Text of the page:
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Fact versus fiction on the disability tax credit

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THIS article is on the disability tax credit, and it has been simmering in my mind for some time.

A full-page colour newspaper ad last week, promising people "government refunds" of up to $50,000 if they have a health impairment, prompted me to action.

Here's my dilemma. I don't know all of the answers, or the whole truth, about the reported problems with this issue. That makes it tough to write about it in a definitive way. However, I do feel there are some concerns that need to be put on the table and looked at by Canada Revenue Agency staff and their political masters. It's my hope this article will help.

Here's what I think I know. There is a problem with the ability of some people with legitimate disability claims to have the CRA approve those claims. These claimants depend on medical practitioners learning how to fill out complicated CRA forms in just the right way, in order to get approval. They also depend on those medical practitioners to fill out additional forms in answer to additional requests from the CRA, which are accompanied by very unsubtle reminders that any mistake could constitute fraud.

At the same time, the CRA has an obligation to properly review all such claims, only approve those that are legitimate and maintain the integrity of the tax system. There have been large-scale scams in the past, at least one supported by medical practitioners, so the need for care is required with each application.

Unfortunately, as so often happens in these situations, the innocent suffer because of a few overzealous or dishonest participants.

For many months, I have heard reports from DTC consultants and applicants that some CRA procedures involved repeated information requests to medical practitioners that ultimately resulted in denials of claims that appear legitimate. On the other hand, CRA spokespeople deny strongly that there is any such policy or procedure in place.

The truth almost certainly lies in between, but it seems clear to me an overly burdensome process can disadvantage legitimate claimants. I have seen letters signed by doctors saying they will no longer complete these forms because they feel intimidated, and only the patient suffers.

The disability tax credit is a very complicated area, as there is no set list of physical impairments, conditions or diseases that qualify a person for the DTC. Instead, the CRA criterion is whether or not a condition, or several conditions together, markedly restricts (at least 90 per cent of the time) or impairs the ability of a person to perform one or more basic functions of life. Such condition(s) must have lasted, or be expected to last, at least 12 months.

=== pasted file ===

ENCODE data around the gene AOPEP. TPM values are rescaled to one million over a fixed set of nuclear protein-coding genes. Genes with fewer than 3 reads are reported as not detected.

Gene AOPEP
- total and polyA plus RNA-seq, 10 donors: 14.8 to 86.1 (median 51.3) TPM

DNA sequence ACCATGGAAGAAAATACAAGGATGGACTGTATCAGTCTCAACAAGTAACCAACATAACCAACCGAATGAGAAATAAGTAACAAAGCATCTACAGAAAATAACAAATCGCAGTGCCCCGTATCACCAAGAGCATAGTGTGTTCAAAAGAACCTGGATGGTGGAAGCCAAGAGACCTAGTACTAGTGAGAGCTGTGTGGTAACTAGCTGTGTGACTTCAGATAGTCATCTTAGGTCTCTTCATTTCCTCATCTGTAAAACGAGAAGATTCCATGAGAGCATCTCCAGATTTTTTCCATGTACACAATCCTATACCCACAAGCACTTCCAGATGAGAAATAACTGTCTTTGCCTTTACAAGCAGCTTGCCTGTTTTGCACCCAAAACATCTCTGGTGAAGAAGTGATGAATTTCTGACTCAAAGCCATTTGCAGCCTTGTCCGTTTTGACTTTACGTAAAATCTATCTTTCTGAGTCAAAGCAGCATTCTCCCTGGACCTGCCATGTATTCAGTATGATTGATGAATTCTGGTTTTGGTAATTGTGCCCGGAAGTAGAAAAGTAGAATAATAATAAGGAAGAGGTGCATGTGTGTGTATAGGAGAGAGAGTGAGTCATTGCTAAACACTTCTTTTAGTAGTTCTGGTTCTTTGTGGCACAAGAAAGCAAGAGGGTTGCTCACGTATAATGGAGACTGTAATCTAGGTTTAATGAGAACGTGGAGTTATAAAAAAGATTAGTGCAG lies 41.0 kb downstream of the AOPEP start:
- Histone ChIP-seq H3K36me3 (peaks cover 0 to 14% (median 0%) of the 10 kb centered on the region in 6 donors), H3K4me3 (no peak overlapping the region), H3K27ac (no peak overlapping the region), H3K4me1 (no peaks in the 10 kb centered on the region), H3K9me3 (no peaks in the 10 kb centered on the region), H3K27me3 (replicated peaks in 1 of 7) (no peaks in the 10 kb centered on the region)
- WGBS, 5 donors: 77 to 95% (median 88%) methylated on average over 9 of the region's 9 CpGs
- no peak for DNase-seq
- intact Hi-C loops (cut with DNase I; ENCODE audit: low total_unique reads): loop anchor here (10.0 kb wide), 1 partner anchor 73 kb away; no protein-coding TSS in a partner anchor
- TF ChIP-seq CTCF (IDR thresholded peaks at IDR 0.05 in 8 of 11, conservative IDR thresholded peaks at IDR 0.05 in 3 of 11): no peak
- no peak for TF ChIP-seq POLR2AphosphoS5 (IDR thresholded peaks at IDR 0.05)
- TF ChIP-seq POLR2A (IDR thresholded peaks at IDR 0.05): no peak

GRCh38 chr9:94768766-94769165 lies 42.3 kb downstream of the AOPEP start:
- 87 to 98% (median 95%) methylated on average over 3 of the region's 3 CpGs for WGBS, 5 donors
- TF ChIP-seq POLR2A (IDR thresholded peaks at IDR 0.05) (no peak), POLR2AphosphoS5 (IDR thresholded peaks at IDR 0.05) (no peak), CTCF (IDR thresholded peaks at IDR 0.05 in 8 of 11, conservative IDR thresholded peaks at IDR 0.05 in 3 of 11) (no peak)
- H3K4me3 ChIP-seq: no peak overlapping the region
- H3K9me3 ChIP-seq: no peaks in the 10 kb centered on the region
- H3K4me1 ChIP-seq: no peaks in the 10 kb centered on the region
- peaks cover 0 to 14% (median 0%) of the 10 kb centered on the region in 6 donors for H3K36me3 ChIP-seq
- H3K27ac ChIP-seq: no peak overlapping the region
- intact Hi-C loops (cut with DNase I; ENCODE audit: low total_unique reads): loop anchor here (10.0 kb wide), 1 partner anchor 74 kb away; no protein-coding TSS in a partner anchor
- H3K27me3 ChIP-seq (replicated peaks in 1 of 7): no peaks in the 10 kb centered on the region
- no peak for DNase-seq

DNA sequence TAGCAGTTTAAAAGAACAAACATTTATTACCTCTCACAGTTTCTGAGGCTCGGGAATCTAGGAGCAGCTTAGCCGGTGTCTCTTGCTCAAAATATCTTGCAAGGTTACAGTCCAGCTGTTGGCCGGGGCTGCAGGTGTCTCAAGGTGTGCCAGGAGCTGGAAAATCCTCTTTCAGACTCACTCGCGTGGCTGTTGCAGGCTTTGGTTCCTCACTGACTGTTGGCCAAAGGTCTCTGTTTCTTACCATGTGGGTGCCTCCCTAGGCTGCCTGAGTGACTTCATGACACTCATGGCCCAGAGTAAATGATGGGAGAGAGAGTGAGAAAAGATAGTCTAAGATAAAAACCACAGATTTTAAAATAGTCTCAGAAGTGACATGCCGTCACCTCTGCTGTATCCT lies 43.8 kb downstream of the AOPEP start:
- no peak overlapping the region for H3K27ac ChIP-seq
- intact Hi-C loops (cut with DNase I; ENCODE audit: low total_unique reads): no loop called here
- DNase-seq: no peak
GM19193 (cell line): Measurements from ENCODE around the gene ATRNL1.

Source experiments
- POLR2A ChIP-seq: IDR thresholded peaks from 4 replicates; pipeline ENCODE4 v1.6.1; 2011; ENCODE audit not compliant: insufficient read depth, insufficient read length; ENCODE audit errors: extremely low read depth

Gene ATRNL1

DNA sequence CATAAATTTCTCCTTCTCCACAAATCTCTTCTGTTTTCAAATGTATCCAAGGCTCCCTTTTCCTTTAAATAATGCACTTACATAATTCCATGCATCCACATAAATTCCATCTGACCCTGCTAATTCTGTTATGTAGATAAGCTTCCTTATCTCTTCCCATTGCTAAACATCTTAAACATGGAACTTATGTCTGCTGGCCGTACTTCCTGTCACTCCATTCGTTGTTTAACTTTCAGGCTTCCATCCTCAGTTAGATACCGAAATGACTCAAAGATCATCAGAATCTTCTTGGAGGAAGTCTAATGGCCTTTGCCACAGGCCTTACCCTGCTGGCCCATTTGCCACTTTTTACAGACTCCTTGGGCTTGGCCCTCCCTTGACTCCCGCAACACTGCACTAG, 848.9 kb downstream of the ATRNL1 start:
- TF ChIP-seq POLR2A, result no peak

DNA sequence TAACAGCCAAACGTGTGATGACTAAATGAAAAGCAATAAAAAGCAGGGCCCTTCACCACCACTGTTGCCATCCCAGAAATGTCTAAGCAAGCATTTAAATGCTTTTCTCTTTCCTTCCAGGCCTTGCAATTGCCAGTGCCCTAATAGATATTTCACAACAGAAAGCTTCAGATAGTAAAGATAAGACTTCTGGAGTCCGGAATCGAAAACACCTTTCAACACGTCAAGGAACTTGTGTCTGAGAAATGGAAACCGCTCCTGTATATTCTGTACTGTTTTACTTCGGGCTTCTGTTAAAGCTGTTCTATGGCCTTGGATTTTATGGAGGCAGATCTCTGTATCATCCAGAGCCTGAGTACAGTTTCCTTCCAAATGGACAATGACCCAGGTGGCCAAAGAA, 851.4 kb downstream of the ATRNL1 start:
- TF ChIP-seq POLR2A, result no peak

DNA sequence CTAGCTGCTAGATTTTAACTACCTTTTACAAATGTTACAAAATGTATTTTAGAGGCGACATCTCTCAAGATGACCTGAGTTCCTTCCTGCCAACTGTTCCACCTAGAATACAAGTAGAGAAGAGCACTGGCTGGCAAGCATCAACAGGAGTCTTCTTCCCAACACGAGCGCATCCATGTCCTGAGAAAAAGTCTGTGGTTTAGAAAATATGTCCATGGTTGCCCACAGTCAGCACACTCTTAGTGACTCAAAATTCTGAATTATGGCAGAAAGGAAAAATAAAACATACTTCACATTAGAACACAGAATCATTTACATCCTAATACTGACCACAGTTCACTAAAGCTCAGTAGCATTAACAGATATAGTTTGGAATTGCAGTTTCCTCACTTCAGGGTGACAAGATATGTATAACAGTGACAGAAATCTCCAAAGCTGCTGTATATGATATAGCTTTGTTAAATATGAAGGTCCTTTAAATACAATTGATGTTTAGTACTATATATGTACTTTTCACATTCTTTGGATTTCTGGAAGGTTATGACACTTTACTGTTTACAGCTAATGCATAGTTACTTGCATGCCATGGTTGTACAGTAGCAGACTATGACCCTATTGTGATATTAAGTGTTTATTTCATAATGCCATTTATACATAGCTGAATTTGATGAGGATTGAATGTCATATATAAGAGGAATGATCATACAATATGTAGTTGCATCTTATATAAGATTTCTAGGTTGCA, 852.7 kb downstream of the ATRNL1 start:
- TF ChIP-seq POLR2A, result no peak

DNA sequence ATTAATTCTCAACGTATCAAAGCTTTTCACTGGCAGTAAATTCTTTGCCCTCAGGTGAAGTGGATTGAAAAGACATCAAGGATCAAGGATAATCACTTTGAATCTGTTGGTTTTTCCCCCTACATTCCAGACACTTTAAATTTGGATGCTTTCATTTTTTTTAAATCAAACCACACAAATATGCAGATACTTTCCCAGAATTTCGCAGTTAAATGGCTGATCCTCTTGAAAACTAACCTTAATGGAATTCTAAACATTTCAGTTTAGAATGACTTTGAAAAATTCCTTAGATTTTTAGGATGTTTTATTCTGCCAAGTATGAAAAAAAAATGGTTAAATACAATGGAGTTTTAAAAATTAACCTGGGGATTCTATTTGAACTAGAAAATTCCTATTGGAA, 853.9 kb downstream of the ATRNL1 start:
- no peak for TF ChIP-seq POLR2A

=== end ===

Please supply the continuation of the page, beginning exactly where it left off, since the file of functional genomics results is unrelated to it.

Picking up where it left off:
These basic functions include walking, speaking, hearing, seeing, feeding, dressing, necessary mental functions or elimination. Requiring life-sustaining therapies, such as dialysis or chest physiotherapy to facilitate breathing, (provided they are needed at least three times per week for an average of at least 14 hours), can also qualify a person.

If, even with medication, such a condition meant 90 per cent of the time a person could not walk a city block, dress or feed themselves, perform everyday mental tasks, speak or hear without taking an "inordinate amount of time" as defined by a qualified practitioner, or were significantly restricted in these activities, that person would have grounds for an application.

On the other hand, conditions that are generally managed by medication would not, alone, qualify a person for the DTC.

Your resources are CRA form T2201 -- Disability Tax Credit Certificate, the CRA website for persons with disabilities, private consultants or tax-information websites. Visit or the Tax Guide on Line 316 -- disability amount.

Ultimately, your doctor, optometrist, audiologist, occupational or physiotherapist or speech-language pathologist will have to complete the application form for you. Try to find a way to make sure they are educated on the process and the criteria, and pre-prepared for additional questions from the CRA.

It's very important that the qualified practitioner understands they are doing the right thing, and that this tax credit is government policy, designed to help those with a legitimate need. Let's all work together to get it into their hands.


Dollars and Sense should not in any way be construed as a replacement for personalized professional advice.


David Christianson is a financial planner and advisor with Christianson Wealth Advisors, a vice-president with National Bank Financial Wealth Management, and author of the book Managing the Bull, A No-Nonsense Guide to Personal Finance.

Republished from the Winnipeg Free Press print edition August 16, 2013 B4

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